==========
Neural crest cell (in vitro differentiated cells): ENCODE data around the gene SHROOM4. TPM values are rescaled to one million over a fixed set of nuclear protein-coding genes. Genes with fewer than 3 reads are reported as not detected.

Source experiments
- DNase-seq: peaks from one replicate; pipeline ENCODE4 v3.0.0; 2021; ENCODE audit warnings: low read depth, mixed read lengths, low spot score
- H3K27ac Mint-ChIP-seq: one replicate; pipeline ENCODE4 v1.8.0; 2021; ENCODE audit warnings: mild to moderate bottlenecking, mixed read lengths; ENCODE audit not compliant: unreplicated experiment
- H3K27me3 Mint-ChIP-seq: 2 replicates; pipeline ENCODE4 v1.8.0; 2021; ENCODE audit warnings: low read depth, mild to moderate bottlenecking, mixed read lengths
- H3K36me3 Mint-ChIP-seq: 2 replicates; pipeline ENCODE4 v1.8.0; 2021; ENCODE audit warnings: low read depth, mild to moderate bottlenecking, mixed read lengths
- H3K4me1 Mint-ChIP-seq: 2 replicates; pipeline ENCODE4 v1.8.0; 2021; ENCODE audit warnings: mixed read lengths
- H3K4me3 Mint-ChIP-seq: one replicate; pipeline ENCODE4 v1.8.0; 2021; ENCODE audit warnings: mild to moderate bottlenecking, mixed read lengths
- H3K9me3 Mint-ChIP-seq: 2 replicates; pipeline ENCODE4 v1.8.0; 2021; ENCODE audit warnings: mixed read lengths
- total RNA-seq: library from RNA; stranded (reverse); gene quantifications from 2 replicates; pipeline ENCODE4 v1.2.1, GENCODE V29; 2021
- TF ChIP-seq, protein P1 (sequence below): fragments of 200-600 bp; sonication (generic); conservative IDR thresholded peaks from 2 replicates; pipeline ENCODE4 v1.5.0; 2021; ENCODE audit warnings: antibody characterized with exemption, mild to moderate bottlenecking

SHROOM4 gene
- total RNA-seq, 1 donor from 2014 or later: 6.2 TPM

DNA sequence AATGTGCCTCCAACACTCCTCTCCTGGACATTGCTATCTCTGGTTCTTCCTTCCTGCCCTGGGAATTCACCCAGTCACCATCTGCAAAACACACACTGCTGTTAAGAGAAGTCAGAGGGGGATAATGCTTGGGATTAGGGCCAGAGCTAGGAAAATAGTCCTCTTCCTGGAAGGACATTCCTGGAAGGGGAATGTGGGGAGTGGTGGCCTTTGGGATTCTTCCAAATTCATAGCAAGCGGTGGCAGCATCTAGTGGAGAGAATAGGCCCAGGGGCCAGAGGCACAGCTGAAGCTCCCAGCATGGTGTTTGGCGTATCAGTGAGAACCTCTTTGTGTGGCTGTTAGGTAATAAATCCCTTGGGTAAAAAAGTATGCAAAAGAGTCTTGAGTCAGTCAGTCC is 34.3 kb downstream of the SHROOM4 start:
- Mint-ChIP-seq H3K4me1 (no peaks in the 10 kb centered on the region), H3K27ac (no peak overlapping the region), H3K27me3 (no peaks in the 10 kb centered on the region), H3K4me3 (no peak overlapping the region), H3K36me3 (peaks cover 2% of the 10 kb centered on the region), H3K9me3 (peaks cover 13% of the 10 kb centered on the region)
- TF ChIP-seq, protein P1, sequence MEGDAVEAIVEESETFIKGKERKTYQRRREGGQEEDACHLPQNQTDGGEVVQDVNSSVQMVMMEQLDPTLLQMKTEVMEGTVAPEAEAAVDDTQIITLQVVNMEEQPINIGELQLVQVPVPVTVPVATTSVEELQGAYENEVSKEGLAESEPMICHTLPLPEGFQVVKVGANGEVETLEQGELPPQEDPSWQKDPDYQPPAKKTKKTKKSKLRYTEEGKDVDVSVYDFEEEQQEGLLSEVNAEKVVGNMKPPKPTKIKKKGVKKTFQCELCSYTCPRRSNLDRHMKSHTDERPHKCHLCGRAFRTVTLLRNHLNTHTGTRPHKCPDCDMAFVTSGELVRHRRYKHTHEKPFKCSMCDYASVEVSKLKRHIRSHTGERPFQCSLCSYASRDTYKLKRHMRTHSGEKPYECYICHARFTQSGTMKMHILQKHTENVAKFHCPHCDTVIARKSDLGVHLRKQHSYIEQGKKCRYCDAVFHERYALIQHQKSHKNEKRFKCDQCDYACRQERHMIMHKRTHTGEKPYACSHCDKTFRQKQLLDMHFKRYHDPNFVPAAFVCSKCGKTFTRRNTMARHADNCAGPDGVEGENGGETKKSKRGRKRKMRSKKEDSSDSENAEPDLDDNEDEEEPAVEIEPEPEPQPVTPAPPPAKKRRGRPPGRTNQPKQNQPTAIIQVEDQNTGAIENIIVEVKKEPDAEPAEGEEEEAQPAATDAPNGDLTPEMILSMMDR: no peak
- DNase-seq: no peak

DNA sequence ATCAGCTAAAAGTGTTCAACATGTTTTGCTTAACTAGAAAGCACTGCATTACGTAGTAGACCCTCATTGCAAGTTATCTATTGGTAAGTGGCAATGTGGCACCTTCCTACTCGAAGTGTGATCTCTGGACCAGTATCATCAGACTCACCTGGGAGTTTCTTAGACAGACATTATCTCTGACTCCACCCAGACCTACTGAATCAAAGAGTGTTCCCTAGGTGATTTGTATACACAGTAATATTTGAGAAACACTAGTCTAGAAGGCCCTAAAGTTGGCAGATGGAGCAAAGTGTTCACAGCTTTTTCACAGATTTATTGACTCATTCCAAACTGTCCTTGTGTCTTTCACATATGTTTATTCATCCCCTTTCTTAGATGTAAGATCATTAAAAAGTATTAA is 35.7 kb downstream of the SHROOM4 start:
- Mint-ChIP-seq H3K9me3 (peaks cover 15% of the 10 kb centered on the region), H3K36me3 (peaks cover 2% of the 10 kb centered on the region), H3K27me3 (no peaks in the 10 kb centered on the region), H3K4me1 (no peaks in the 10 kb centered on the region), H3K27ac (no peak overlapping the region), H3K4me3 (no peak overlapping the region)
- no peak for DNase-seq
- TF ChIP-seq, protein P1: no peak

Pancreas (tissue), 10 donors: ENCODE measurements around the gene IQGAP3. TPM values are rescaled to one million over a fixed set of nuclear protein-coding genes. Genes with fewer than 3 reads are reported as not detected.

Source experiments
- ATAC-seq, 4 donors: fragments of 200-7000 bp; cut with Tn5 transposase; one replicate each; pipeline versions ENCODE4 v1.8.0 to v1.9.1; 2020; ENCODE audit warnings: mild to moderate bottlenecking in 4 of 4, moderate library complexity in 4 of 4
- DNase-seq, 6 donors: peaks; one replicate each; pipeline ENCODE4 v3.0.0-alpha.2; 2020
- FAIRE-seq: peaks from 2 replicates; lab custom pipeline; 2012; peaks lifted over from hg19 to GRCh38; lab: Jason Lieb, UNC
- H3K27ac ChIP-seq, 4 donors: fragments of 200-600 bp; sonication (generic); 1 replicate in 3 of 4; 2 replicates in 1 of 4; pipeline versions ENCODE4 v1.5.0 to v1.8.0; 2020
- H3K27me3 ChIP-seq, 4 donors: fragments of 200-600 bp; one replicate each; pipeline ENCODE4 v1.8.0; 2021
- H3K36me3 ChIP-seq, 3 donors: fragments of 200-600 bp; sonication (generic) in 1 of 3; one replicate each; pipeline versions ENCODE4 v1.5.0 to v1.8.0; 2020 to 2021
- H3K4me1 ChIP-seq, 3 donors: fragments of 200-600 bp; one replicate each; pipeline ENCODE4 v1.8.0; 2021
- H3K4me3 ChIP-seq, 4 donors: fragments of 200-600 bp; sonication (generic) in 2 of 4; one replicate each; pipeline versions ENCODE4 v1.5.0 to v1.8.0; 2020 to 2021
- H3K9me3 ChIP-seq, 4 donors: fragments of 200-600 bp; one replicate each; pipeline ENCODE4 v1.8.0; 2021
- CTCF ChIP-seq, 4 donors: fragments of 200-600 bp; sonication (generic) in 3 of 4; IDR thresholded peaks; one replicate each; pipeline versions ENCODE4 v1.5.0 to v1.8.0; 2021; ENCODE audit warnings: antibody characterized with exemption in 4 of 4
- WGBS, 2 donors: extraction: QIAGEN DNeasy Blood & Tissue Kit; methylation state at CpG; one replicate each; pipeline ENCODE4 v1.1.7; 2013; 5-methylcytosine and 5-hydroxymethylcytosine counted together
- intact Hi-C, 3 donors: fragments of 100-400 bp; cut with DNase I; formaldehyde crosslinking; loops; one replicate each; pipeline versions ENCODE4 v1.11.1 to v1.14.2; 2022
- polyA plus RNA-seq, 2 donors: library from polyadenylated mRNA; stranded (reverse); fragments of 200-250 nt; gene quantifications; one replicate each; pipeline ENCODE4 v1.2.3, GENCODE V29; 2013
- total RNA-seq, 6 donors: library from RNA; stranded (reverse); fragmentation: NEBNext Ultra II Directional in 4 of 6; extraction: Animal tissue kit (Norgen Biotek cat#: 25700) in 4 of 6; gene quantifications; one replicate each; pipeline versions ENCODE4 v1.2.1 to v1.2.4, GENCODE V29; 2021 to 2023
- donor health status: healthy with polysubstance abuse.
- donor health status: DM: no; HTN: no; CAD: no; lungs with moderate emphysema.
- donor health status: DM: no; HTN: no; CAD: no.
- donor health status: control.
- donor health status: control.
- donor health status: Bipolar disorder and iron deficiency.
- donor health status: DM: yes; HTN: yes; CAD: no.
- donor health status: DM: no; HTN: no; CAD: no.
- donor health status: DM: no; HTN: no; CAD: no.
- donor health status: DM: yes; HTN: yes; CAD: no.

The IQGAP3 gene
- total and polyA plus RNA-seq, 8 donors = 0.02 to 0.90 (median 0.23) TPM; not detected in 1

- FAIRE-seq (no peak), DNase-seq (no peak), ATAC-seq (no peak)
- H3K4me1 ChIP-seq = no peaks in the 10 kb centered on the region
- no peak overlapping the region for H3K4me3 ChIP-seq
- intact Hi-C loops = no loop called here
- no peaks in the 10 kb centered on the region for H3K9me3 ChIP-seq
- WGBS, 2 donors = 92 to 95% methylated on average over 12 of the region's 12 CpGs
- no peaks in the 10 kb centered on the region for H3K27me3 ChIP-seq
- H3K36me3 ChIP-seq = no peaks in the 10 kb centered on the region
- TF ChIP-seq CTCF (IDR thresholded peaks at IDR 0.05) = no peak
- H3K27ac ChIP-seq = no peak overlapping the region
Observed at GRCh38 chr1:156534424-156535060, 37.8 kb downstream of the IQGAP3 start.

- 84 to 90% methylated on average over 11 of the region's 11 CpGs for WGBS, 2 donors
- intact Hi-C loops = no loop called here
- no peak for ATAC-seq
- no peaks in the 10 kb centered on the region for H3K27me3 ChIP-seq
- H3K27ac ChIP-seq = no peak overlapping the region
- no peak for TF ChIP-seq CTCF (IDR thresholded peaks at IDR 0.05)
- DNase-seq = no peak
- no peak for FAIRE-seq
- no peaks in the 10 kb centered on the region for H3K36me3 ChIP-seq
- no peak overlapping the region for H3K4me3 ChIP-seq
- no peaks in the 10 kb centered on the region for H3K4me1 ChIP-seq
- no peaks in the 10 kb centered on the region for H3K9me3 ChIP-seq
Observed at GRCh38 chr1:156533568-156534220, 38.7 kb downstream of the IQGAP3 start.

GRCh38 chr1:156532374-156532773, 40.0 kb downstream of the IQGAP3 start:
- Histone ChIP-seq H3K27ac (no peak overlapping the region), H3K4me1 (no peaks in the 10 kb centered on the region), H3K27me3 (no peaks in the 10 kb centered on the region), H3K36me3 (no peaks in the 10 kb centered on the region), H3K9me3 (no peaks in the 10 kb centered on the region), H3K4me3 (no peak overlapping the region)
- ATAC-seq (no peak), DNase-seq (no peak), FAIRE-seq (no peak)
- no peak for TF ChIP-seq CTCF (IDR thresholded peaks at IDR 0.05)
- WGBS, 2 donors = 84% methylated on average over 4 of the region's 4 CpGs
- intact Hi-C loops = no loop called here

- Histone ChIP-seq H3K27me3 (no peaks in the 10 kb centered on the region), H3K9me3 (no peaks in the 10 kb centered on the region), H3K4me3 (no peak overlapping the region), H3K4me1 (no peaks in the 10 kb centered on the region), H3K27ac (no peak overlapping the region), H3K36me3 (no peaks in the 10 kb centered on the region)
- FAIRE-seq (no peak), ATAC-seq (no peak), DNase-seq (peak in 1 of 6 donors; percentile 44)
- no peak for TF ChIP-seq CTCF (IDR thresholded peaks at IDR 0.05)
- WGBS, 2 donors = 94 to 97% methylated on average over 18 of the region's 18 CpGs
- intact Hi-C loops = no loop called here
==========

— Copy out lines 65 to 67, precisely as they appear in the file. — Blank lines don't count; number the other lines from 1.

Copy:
- H3K27ac ChIP-seq = no peak overlapping the region
- no peak for TF ChIP-seq CTCF (IDR thresholded peaks at IDR 0.05)
- DNase-seq = no peak